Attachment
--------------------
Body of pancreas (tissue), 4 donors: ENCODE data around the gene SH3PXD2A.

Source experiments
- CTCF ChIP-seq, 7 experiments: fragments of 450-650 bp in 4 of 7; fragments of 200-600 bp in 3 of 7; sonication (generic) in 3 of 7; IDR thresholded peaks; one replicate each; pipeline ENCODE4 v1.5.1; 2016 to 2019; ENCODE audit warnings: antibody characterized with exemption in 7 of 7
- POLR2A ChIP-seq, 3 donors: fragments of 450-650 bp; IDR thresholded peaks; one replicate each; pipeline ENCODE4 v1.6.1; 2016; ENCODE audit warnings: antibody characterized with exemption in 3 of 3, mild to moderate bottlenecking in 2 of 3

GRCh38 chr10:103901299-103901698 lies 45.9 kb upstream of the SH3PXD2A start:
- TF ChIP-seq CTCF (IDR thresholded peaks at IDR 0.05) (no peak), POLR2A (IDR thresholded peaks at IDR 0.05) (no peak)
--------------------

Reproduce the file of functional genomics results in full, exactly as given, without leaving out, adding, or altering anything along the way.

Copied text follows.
Body of pancreas (tissue), 4 donors: ENCODE data around the gene SH3PXD2A.

Source experiments
- CTCF ChIP-seq, 7 experiments: fragments of 450-650 bp in 4 of 7; fragments of 200-600 bp in 3 of 7; sonication (generic) in 3 of 7; IDR thresholded peaks; one replicate each; pipeline ENCODE4 v1.5.1; 2016 to 2019; ENCODE audit warnings: antibody characterized with exemption in 7 of 7
- POLR2A ChIP-seq, 3 donors: fragments of 450-650 bp; IDR thresholded peaks; one replicate each; pipeline ENCODE4 v1.6.1; 2016; ENCODE audit warnings: antibody characterized with exemption in 3 of 3, mild to moderate bottlenecking in 2 of 3

GRCh38 chr10:103901299-103901698 lies 45.9 kb upstream of the SH3PXD2A start:
- TF ChIP-seq CTCF (IDR thresholded peaks at IDR 0.05) (no peak), POLR2A (IDR thresholded peaks at IDR 0.05) (no peak)